Experimental trichosporon infection in persistently granulocytopenic rabbits: Implications for pathogenesis, diagnosis, and treatment of an emerging opportunistic mycosis

Thomas J. Walsh, James W. Lee, Gregory P. Melcher, Eileen Navarro, John Bacher, Diana Callender, Kurt D. Reed, Teresa Wu, Gabriel Lopez-Berestein, Philip A. Pizzo

Research output: Contribution to journalArticle

Abstract

Disseminated Trichosporon infection, an uncommon but emerging opportunistic mycosis due to Trichosporon beigelii, is frequently difficult to diagnose, refractory to treatment, and associated with a high attributable mortality. Models of disseminated and gastrointestinal Trichosporon infection were developed in persistently granulocytopenic rabbits. The patterns of infection resembled those of clinical disease, including cutaneous lesions, chorioretinitis, renal infection, pulmonary infection, and antigenemia cross-reactive with cryptococcal capsular polysaccharide. Antigenemia, an early manifestation of disseminated Trichosporon infection, originated in vivo from a fibrillar extracellular matrix. Trichosporon organisms disseminated from the gastrointestinal tract to visceral tissue in colonized immunosuppressed rabbits, whereas there was no dissemination from the gastrointestinal tract of otherwise normal rabbits. The antifungal triazoles, fluconazole and SCH 39304, were most active; maximum tolerated doses of amphotericin B and liposomal amphotericin B were ineffective. Trichosporon antigenemia declined in response to antifungal therapy. These findings contribute to improved understanding of the pathogenesis, diagnosis, and treatment of disseminated Trichosporon infection.

Original languageEnglish (US)
Pages (from-to)121-133
Number of pages13
JournalJournal of Infectious Diseases
Volume166
Issue number1
DOIs
StatePublished - 1992
Externally publishedYes

Fingerprint

Trichosporon
Mycoses
Rabbits
Infection
Gastrointestinal Tract
Chorioretinitis
Triazoles
Maximum Tolerated Dose
Fluconazole
Amphotericin B
Cross Infection
Extracellular Matrix
Kidney
Lung
Skin
Mortality

ASJC Scopus subject areas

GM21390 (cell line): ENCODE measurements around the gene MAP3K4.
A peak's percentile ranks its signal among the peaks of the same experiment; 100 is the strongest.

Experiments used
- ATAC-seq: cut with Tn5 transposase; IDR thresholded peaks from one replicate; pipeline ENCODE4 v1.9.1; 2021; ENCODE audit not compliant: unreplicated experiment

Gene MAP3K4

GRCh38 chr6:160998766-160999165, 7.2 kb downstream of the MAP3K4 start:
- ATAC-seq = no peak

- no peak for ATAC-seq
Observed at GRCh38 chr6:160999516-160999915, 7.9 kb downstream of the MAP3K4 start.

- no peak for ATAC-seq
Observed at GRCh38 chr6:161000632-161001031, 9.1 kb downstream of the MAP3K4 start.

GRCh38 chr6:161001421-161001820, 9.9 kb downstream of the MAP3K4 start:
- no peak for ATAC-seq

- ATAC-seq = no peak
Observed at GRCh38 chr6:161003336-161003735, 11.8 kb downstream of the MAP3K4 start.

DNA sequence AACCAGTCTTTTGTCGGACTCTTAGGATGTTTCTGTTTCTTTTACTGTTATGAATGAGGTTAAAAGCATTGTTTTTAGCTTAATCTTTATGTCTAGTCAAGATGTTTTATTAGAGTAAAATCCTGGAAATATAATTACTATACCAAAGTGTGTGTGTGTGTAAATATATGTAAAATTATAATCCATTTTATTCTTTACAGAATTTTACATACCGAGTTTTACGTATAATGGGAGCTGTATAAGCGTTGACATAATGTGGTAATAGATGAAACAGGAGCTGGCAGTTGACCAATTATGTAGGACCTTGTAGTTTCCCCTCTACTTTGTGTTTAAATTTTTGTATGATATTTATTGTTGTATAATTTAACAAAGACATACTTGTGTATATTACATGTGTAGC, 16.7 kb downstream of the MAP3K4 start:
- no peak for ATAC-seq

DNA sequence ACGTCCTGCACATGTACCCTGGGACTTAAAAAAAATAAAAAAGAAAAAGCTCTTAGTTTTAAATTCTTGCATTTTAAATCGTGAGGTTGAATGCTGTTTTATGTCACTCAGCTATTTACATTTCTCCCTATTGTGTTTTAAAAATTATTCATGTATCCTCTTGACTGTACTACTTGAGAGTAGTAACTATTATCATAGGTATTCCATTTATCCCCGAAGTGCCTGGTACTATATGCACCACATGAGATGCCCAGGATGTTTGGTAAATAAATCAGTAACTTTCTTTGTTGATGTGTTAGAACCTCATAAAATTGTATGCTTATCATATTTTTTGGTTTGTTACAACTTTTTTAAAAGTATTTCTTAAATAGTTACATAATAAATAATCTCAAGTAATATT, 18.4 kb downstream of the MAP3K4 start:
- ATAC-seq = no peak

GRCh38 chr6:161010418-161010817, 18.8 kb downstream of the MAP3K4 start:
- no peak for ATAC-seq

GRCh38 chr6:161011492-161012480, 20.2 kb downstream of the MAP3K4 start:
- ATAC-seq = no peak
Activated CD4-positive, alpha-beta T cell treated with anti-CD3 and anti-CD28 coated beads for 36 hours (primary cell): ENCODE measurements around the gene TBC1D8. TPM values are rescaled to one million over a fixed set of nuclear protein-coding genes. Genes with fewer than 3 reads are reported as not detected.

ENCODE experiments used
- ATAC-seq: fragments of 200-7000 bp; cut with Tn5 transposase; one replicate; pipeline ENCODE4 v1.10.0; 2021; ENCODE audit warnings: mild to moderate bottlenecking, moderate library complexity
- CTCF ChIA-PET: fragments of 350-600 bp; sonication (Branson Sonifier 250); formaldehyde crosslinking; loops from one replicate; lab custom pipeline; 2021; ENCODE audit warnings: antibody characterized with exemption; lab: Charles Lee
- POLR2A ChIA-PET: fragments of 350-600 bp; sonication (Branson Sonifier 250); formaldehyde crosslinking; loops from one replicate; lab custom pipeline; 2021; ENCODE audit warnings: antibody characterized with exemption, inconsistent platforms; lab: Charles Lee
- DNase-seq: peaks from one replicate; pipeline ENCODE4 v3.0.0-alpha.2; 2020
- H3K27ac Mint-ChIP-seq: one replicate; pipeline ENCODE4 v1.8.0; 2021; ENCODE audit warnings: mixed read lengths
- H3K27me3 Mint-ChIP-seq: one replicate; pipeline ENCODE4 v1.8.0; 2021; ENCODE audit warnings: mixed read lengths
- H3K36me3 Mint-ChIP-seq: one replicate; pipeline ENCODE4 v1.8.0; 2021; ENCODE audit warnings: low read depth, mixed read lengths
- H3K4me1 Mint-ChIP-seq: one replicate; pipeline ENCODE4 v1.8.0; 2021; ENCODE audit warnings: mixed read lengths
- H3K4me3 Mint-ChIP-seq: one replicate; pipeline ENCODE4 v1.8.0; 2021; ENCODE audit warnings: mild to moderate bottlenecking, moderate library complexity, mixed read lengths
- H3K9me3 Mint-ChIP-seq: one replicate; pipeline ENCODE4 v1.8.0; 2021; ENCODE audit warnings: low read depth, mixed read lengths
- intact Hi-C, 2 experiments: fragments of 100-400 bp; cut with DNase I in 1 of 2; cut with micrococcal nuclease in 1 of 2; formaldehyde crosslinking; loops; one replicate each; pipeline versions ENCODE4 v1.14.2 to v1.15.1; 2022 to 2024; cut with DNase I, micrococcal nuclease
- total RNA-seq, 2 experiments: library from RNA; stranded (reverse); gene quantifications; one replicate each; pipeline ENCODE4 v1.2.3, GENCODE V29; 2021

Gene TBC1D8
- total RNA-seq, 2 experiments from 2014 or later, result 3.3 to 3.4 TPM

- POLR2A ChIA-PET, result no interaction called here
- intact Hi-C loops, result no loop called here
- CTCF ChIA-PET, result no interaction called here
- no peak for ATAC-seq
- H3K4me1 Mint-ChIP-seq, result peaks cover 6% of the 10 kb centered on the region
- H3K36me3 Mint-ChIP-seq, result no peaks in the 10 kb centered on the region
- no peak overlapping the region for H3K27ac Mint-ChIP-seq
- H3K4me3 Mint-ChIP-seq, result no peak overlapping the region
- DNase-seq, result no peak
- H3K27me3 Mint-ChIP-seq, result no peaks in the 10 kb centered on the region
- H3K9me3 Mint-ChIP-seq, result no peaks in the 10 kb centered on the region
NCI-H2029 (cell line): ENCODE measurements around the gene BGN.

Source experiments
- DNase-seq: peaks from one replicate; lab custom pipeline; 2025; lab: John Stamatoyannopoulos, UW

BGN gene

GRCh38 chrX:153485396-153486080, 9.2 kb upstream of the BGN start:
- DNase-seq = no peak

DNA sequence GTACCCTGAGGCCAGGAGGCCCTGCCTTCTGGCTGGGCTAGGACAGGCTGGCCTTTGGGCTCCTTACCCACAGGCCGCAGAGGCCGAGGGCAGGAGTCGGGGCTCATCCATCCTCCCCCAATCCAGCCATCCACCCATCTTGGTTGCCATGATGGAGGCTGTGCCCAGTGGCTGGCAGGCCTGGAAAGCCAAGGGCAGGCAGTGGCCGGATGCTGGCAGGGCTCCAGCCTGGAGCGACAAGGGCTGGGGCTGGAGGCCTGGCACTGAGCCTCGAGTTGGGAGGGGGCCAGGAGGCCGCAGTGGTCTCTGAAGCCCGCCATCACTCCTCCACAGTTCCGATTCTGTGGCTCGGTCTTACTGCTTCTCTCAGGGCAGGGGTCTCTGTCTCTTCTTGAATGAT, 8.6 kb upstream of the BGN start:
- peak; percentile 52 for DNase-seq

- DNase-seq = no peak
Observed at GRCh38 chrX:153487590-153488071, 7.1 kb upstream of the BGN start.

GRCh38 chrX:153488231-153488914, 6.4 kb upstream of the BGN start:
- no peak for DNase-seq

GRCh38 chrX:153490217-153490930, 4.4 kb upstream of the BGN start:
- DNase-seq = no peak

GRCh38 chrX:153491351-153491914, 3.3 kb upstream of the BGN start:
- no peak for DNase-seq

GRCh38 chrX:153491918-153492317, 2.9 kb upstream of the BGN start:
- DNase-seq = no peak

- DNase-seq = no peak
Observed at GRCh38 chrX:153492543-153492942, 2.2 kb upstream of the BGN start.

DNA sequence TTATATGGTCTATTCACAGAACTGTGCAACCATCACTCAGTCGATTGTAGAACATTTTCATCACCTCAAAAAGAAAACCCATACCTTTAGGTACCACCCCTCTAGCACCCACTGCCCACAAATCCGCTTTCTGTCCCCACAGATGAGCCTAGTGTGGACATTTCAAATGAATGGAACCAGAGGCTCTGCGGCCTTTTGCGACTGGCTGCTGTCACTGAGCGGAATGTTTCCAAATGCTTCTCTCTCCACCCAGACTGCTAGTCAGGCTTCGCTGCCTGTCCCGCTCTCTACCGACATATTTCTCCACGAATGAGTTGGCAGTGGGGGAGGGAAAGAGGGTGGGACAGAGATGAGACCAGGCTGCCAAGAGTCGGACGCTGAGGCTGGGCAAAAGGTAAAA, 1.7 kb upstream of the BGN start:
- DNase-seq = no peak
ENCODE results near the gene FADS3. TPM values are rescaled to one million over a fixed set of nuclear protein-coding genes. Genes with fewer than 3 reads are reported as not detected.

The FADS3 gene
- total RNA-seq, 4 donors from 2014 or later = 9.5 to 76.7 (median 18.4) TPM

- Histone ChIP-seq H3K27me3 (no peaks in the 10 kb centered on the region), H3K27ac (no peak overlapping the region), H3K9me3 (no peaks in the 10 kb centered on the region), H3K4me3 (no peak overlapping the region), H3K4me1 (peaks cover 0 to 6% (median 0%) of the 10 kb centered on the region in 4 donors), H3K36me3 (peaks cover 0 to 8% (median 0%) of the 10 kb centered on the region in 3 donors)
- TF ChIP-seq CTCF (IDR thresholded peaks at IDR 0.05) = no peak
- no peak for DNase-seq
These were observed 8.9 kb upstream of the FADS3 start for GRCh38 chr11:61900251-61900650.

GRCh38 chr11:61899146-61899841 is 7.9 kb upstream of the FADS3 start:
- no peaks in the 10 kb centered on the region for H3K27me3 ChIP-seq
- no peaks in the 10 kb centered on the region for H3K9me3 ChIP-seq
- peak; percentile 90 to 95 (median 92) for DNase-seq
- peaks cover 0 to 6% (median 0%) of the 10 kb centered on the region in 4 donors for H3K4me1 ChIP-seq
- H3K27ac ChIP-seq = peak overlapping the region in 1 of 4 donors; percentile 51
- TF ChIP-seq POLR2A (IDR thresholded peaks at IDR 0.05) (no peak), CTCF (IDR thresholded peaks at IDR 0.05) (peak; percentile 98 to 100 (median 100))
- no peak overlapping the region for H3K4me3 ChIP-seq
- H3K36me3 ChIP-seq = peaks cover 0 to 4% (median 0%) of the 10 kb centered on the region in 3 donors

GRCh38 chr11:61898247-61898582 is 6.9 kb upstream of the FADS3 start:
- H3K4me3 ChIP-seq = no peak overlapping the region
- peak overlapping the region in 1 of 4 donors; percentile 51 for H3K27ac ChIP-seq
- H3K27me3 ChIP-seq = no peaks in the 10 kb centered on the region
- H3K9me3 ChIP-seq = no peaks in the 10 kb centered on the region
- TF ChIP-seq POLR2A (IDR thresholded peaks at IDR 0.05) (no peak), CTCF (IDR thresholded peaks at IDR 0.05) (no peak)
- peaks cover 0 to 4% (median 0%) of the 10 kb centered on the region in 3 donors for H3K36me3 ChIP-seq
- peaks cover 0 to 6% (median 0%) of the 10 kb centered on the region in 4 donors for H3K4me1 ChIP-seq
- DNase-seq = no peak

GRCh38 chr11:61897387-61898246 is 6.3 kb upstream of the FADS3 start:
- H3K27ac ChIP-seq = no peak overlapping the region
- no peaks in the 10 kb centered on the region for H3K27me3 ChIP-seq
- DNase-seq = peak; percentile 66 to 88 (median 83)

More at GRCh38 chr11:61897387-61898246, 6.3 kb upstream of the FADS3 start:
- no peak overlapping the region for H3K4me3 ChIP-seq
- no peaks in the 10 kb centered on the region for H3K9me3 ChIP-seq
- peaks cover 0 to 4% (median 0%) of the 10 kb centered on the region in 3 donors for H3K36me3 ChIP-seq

• Infectious Diseases
  • Immunology and Allergy
  • Public Health, Environmental and Occupational Health
  • Immunology

Cite this

Experimental trichosporon infection in persistently granulocytopenic rabbits : Implications for pathogenesis, diagnosis, and treatment of an emerging opportunistic mycosis. / Walsh, Thomas J.; Lee, James W.; Melcher, Gregory P.; Navarro, Eileen; Bacher, John; Callender, Diana; Reed, Kurt D.; Wu, Teresa; Lopez-Berestein, Gabriel; Pizzo, Philip A.

In: Journal of Infectious Diseases, Vol. 166, No. 1, 1992, p. 121-133.

Research output: Contribution to journalArticle

Walsh, TJ, Lee, JW, Melcher, GP, Navarro, E, Bacher, J, Callender, D, Reed, KD, Wu, T, Lopez-Berestein, G & Pizzo, PA 1992, 'Experimental trichosporon infection in persistently granulocytopenic rabbits: Implications for pathogenesis, diagnosis, and treatment of an emerging opportunistic mycosis', Journal of Infectious Diseases, vol. 166, no. 1, pp. 121-133. https://doi.org/10.1093/infdis/166.1.121
Walsh, Thomas J. ; Lee, James W. ; Melcher, Gregory P. ; Navarro, Eileen ; Bacher, John ; Callender, Diana ; Reed, Kurt D. ; Wu, Teresa ; Lopez-Berestein, Gabriel ; Pizzo, Philip A. / Experimental trichosporon infection in persistently granulocytopenic rabbits : Implications for pathogenesis, diagnosis, and treatment of an emerging opportunistic mycosis. In: Journal of Infectious Diseases. 1992 ; Vol. 166, No. 1. pp. 121-133.
@article{6909612575eb45e3ad65d0174e0712a3,
title = "Experimental trichosporon infection in persistently granulocytopenic rabbits: Implications for pathogenesis, diagnosis, and treatment of an emerging opportunistic mycosis",
abstract = "Disseminated Trichosporon infection, an uncommon but emerging opportunistic mycosis due to Trichosporon beigelii, is frequently difficult to diagnose, refractory to treatment, and associated with a high attributable mortality. Models of disseminated and gastrointestinal Trichosporon infection were developed in persistently granulocytopenic rabbits. The patterns of infection resembled those of clinical disease, including cutaneous lesions, chorioretinitis, renal infection, pulmonary infection, and antigenemia cross-reactive with cryptococcal capsular polysaccharide. Antigenemia, an early manifestation of disseminated Trichosporon infection, originated in vivo from a fibrillar extracellular matrix. Trichosporon organisms disseminated from the gastrointestinal tract to visceral tissue in colonized immunosuppressed rabbits, whereas there was no dissemination from the gastrointestinal tract of otherwise normal rabbits. The antifungal triazoles, fluconazole and SCH 39304, were most active; maximum tolerated doses of amphotericin B and liposomal amphotericin B were ineffective. Trichosporon antigenemia declined in response to antifungal therapy. These findings contribute to improved understanding of the pathogenesis, diagnosis, and treatment of disseminated Trichosporon infection.",